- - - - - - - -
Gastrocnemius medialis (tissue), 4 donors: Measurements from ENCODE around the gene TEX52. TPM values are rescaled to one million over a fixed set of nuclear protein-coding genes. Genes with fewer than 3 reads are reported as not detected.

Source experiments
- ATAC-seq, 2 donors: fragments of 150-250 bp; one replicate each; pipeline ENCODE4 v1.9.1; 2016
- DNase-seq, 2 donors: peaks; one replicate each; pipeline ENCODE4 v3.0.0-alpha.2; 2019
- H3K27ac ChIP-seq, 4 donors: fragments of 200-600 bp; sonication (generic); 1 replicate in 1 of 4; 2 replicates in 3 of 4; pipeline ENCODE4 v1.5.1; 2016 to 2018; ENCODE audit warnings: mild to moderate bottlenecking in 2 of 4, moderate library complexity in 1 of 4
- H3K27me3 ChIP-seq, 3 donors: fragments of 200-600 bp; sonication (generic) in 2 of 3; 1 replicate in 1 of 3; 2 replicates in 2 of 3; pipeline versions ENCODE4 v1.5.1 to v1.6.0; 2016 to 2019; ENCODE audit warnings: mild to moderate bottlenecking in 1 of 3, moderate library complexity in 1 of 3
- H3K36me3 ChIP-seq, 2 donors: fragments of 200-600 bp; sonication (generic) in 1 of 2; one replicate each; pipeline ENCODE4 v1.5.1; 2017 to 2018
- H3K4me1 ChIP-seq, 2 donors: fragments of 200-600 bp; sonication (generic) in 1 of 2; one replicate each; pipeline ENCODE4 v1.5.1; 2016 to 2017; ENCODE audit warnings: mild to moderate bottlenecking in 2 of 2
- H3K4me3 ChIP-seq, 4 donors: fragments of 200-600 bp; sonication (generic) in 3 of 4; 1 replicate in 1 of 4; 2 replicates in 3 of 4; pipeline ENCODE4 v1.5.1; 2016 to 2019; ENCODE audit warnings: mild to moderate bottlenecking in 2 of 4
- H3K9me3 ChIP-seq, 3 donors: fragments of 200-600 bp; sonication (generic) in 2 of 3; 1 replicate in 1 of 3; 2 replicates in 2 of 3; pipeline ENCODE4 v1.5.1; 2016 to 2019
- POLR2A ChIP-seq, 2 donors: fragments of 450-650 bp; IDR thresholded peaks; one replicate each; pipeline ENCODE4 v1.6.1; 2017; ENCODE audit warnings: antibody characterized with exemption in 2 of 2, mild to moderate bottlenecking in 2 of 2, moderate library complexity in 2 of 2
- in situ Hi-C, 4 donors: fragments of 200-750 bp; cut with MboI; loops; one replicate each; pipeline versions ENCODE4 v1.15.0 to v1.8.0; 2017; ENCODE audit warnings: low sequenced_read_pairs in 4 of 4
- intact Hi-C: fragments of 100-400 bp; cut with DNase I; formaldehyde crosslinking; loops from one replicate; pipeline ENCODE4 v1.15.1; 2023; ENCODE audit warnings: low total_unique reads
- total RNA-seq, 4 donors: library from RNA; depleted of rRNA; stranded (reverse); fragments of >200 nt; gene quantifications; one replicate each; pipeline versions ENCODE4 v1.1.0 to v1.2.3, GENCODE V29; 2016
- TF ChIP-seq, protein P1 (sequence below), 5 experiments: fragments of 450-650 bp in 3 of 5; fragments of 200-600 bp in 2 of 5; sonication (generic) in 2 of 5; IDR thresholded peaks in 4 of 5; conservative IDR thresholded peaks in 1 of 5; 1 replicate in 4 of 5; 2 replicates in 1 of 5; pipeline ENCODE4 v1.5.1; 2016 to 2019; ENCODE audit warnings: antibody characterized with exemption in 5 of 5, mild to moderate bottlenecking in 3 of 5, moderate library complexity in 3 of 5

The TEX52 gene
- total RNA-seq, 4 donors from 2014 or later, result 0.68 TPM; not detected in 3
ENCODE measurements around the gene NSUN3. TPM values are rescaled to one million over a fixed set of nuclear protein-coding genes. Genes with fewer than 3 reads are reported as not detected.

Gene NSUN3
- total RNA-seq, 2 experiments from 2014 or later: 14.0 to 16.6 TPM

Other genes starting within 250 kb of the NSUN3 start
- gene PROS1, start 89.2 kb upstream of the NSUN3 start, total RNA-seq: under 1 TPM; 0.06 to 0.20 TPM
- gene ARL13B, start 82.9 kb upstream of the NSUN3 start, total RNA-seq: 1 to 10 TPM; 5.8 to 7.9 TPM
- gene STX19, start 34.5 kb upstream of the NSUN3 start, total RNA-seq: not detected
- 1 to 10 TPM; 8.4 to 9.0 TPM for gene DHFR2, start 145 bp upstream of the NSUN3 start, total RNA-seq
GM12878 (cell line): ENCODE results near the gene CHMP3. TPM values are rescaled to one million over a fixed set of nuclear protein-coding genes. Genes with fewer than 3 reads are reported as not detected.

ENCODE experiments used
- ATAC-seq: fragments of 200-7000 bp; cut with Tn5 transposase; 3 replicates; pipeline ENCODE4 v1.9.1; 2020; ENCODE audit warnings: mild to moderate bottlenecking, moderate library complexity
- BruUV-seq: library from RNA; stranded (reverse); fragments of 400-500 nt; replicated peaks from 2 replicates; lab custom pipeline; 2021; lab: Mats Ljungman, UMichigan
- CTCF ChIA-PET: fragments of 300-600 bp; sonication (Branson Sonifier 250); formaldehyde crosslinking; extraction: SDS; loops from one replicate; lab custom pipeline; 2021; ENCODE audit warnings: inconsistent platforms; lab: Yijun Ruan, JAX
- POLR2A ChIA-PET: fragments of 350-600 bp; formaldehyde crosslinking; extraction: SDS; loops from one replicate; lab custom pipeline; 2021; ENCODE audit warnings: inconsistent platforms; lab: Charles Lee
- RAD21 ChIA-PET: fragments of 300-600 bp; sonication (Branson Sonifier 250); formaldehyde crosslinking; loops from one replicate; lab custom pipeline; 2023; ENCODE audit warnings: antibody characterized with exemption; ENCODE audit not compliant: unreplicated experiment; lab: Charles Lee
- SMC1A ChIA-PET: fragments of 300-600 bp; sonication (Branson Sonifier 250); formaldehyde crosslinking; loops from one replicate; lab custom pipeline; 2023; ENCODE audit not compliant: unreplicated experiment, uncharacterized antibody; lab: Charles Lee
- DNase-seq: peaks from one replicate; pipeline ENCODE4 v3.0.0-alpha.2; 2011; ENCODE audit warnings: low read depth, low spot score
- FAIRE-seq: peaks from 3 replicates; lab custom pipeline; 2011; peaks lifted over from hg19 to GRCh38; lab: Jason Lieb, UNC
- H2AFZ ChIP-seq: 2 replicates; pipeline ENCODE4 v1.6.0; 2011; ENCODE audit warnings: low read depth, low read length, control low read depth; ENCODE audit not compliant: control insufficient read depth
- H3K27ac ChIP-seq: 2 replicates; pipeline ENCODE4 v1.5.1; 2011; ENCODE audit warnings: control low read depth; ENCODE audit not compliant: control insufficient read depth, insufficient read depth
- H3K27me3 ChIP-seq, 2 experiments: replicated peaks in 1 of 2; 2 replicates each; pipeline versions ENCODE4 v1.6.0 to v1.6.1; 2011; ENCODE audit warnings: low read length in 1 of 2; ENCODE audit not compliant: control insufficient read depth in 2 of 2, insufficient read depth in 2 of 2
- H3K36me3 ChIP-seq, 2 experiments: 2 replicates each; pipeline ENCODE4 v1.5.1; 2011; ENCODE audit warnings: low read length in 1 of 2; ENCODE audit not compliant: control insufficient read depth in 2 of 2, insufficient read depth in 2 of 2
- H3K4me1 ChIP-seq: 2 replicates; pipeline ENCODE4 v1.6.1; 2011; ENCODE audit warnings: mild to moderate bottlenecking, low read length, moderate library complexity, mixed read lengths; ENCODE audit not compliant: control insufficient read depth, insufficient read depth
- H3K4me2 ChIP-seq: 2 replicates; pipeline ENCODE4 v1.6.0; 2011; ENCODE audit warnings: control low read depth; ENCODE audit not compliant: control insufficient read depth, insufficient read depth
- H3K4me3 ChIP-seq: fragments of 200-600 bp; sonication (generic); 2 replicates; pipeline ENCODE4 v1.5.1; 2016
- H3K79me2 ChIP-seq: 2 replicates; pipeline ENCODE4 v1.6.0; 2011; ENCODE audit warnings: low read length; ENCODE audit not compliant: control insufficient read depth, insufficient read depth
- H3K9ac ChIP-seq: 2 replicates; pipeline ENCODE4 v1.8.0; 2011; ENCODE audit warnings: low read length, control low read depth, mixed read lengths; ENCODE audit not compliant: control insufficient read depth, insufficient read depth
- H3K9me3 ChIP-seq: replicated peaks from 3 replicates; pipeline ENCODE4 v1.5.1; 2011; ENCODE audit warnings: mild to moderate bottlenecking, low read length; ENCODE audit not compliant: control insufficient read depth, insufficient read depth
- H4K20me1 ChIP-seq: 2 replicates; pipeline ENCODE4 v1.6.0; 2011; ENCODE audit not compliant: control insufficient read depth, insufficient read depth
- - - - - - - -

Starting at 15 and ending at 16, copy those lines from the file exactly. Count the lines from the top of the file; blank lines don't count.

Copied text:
- TF ChIP-seq, protein P1 (sequence below), 5 experiments: fragments of 450-650 bp in 3 of 5; fragments of 200-600 bp in 2 of 5; sonication (generic) in 2 of 5; IDR thresholded peaks in 4 of 5; conservative IDR thresholded peaks in 1 of 5; 1 replicate in 4 of 5; 2 replicates in 1 of 5; pipeline ENCODE4 v1.5.1; 2016 to 2019; ENCODE audit warnings: antibody characterized with exemption in 5 of 5, mild to moderate bottlenecking in 3 of 5, moderate library complexity in 3 of 5

The TEX52 gene